“Since it began fighting as a comrade in arms with Turkey, providing it with a number of facilitations in the security sector, it appears to be steadily distancing itself from positions befitting the level of friendship and cooperation that has characterised Greek-Russian relations for the past 190 years. It appears not to understand that Greece has its own interests and criteria in international politics,” the ministry emphasised.

Relations between Athens and Moscow have deteriorated lately, following Greece’s decision on 11 July to expel two Russian diplomats and ban the entry of two others.

The Greek government said it had evidence that they tried to undermine the deal recently agreed between Greece and FYROM, which should pave the way for Skopje to join NATO and will bolster its EU membership hopes.

Athens claims that the diplomats had been informing Russia for a long time while the Kremlin claimed that the United States was behind Greece’s move.

In response, Russia decided on 6 August to expel two Greek diplomats: the Commercial Attache and a communication technician of the Greek embassy in Moscow. In addition, Moscow decided to forbid the entry into Russia of the director of the Greek Foreign Ministry’s political office, Nikos Kotzias.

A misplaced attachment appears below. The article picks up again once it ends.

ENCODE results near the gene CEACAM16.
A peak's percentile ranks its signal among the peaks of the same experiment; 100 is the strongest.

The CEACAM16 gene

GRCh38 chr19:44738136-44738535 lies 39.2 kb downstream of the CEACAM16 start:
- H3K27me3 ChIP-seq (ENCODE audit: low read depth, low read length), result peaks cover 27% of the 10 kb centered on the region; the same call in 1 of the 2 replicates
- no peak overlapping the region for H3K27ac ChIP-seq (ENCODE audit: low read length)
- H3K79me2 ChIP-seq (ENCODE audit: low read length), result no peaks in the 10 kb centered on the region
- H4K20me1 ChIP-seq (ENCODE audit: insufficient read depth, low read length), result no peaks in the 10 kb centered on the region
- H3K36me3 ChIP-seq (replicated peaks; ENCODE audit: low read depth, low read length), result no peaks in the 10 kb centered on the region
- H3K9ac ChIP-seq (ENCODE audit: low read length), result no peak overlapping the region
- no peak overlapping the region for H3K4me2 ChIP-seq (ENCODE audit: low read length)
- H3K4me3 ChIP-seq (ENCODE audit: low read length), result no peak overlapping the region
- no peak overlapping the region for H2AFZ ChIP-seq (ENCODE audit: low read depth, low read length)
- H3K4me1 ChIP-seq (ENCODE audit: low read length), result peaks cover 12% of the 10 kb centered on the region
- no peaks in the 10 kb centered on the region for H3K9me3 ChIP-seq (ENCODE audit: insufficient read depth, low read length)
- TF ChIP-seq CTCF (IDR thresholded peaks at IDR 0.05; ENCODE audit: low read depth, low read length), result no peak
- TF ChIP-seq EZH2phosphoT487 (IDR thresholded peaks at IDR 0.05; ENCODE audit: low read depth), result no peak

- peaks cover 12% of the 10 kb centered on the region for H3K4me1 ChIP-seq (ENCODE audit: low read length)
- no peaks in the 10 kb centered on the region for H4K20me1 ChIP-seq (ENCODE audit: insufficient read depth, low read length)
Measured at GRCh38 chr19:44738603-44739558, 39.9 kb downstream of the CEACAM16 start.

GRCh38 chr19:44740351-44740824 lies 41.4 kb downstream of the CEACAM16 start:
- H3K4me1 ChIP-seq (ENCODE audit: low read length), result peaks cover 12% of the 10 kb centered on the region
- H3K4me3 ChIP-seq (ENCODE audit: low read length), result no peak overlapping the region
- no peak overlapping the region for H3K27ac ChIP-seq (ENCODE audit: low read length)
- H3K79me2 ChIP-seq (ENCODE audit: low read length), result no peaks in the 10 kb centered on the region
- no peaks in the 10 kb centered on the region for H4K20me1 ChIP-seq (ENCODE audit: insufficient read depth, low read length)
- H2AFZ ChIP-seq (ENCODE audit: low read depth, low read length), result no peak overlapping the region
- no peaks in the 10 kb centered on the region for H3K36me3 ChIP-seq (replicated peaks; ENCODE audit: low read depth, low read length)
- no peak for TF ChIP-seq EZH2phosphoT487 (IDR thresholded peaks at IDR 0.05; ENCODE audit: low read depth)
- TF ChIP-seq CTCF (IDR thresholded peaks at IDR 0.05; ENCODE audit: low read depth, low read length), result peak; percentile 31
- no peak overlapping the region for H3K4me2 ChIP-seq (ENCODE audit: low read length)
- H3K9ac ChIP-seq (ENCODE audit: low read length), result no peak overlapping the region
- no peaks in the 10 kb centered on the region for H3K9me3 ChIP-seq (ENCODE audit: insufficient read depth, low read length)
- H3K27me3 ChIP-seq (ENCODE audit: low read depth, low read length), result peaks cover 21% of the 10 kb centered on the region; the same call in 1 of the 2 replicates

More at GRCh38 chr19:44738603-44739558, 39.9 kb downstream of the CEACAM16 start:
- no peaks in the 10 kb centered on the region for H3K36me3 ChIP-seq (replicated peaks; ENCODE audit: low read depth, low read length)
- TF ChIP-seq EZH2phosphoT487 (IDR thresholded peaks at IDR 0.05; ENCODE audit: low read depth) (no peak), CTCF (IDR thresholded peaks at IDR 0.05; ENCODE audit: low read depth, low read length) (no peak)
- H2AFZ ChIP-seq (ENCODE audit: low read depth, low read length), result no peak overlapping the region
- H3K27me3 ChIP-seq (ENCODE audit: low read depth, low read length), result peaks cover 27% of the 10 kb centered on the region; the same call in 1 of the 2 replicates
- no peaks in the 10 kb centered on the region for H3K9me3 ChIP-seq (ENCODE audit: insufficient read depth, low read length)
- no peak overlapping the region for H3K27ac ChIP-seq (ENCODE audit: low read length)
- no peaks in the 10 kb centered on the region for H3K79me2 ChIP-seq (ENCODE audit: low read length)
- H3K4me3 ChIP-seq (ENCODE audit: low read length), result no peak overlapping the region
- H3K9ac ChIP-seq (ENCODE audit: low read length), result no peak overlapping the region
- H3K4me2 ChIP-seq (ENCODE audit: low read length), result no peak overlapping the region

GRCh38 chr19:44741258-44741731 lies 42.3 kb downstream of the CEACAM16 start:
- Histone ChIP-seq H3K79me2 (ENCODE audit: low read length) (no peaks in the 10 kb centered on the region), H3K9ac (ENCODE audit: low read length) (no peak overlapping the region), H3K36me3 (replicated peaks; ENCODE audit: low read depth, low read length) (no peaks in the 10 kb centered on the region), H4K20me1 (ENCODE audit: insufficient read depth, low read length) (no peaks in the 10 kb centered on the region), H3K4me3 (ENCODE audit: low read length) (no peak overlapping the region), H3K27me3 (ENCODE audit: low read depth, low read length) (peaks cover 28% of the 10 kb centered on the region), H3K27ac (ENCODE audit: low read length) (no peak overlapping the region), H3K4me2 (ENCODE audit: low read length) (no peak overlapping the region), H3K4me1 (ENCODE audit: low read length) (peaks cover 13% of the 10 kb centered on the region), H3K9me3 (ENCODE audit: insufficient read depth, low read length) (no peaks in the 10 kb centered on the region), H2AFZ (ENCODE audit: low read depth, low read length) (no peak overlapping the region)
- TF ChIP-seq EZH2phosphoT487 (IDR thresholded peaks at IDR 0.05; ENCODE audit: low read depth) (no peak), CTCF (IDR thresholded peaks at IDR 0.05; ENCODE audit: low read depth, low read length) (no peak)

On 20 July, sources close to the issue told EURACTIV.com that the new power balances in the wider region are another contributing factor to the escalation of tensions between Moscow and Athens.

The sources said that the Turkey-Russia rapprochement and their joint actions in the Syrian war have raised eyebrows in Athens.

“The close cooperation in the Syrian war between Russia and Turkey has increased our suspicion,” the sources said, adding that another worrying issue for Athens is Turkey’s plans to purchase the Russian S-400 missile defence system as part of a drive to boost defensive capabilities in the region.

In its new statement, Greece insisted that it follows a multidimensional, independent and democratic foreign policy and noted that Russia’s decision to expel two Greek diplomats from its territory was groundless.

“The decision by the Russian Ministry of Foreign Affairs, unlike the Greek side’s decision which was based on specific evidence of illegal and irregular activities of Russian officials and citizens within Greece, was not based on evidence. On the contrary, the Russian side’s decision is arbitrary, retaliatory and not based on any evidence,” the ministry said and added that it would respond with “forbearance and sobriety”.

“We want to remind our Russian friends that no country in the world would tolerate attempts to a) bribe state officials, b) undermine its foreign policy, and c) interfere in its internal affairs,” the ministry concluded.

*Senior fellow at the S. Rajaratnam School of International Studies and an award-winning journalist.
**First published in theglobalist.com
***First published in euractiv.com